Accrington and Rossendale College, Lancashire, has a dozen students taking the American associate degree alongside their A-levels. It can be tough going - an extra five hours a week study. But says Mel Chadwick, team leader for arts and humanities, the benefits are substantial.
The qualification allows students to sample a range of subjects and a wider curriculum - a taste of what's to come with Curriculum 2000, she says.
It also aims to broaden their experience and boost their confidence. "These students have really melded together as a band," she said. "They have organised a magazine, and are raising funds to go to Chicago .
"What we're hoping to do is develop them as communicators: they accompany us to schools to talk about what the college offers, and have been with us at careers exhibitions.
"We're looking to develop what they do very well in America, which is teaching assertiveness, teaching students to be confident.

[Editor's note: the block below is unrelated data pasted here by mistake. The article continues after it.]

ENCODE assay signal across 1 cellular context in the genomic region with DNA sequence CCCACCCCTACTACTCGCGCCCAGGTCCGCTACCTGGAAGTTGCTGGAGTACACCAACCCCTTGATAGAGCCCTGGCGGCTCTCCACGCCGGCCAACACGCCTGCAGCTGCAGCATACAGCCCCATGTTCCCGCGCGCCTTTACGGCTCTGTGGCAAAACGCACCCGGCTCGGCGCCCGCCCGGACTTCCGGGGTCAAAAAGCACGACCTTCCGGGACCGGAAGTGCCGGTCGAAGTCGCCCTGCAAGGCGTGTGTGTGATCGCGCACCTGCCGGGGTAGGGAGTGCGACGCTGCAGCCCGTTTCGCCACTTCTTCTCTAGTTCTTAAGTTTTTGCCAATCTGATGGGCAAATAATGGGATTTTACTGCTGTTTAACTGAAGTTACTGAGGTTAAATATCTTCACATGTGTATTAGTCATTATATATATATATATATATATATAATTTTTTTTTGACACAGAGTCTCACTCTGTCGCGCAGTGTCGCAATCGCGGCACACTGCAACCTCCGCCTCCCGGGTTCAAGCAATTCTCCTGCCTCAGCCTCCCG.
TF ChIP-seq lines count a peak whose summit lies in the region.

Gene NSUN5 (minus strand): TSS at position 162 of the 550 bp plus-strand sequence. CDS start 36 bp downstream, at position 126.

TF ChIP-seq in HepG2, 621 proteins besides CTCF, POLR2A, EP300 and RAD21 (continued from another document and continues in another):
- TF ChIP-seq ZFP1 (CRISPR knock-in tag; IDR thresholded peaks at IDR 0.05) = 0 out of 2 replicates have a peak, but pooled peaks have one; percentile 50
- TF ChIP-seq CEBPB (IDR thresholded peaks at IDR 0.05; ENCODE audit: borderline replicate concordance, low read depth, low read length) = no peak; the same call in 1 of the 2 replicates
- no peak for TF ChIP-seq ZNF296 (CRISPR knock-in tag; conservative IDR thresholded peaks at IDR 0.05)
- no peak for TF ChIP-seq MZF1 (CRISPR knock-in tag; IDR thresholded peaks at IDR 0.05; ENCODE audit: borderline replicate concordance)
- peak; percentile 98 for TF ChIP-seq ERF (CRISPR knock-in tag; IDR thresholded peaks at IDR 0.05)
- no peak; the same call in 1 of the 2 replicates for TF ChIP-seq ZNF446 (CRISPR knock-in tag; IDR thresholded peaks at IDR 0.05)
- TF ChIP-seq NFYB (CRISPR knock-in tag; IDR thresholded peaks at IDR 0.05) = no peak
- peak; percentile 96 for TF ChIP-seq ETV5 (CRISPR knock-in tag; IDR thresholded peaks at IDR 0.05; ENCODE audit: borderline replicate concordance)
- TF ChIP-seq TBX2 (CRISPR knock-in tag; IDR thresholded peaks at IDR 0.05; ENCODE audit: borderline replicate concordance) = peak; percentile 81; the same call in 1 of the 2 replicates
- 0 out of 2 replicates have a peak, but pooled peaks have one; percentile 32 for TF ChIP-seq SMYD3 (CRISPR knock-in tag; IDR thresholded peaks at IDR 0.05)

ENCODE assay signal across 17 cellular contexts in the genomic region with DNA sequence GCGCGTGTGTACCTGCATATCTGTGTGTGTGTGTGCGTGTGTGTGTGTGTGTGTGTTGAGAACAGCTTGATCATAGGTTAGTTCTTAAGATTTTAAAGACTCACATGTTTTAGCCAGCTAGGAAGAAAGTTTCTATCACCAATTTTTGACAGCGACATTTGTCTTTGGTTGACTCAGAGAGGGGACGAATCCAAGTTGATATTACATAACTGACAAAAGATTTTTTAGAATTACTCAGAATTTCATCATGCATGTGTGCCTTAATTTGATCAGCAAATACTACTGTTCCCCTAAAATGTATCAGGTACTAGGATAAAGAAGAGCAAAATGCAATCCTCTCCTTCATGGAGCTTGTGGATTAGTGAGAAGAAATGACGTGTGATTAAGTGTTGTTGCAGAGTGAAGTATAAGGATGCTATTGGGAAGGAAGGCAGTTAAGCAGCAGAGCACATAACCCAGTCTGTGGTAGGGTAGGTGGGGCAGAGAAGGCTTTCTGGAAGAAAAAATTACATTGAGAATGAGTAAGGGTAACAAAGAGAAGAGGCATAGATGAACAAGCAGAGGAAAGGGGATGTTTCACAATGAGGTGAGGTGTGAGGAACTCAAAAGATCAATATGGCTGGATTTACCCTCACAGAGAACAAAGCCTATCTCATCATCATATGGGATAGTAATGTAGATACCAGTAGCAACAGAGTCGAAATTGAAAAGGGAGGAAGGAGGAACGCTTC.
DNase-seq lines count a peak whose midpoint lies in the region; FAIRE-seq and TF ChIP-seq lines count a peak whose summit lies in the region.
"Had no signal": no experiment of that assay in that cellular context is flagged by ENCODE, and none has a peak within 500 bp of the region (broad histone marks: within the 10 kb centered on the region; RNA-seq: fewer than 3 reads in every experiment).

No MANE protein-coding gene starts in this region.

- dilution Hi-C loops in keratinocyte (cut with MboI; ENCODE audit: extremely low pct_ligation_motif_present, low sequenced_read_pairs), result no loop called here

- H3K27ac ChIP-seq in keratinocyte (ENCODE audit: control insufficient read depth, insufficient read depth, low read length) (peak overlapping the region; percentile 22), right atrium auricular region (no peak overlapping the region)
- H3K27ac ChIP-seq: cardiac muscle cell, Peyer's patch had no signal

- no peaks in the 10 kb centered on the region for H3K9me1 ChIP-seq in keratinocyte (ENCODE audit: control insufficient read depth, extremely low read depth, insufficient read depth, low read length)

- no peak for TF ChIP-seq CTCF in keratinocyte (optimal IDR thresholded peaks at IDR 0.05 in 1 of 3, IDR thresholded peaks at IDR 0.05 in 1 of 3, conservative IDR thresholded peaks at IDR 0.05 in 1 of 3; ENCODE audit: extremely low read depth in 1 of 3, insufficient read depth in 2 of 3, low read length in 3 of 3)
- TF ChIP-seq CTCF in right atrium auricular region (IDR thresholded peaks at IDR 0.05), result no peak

"A 10-minute presentation when you're 16 can be so nerve-wracking. They're getting used to using things like 'Powerpoint' and overhead projectors - good communication skills for seminar presentations in higher education."
Accrington's principal, Michael Austin, says the associate version would allow students to complete a full degree at an American university, or potentially to "fast track" into the second year of a British degree course, saving pound;1,000 in tuition fees.
"I like the idea of something like a college degree - hairdressing, welding or whatever - which demonstrates a student has reached acomparable standard.
"What we ought to be able to do is to issue the qualification to students, confident that the next user, whether it be employer or university, understands what it is and recognises the significance of it.
"It also gives the students a boost because they are not seen to be different kinds of student."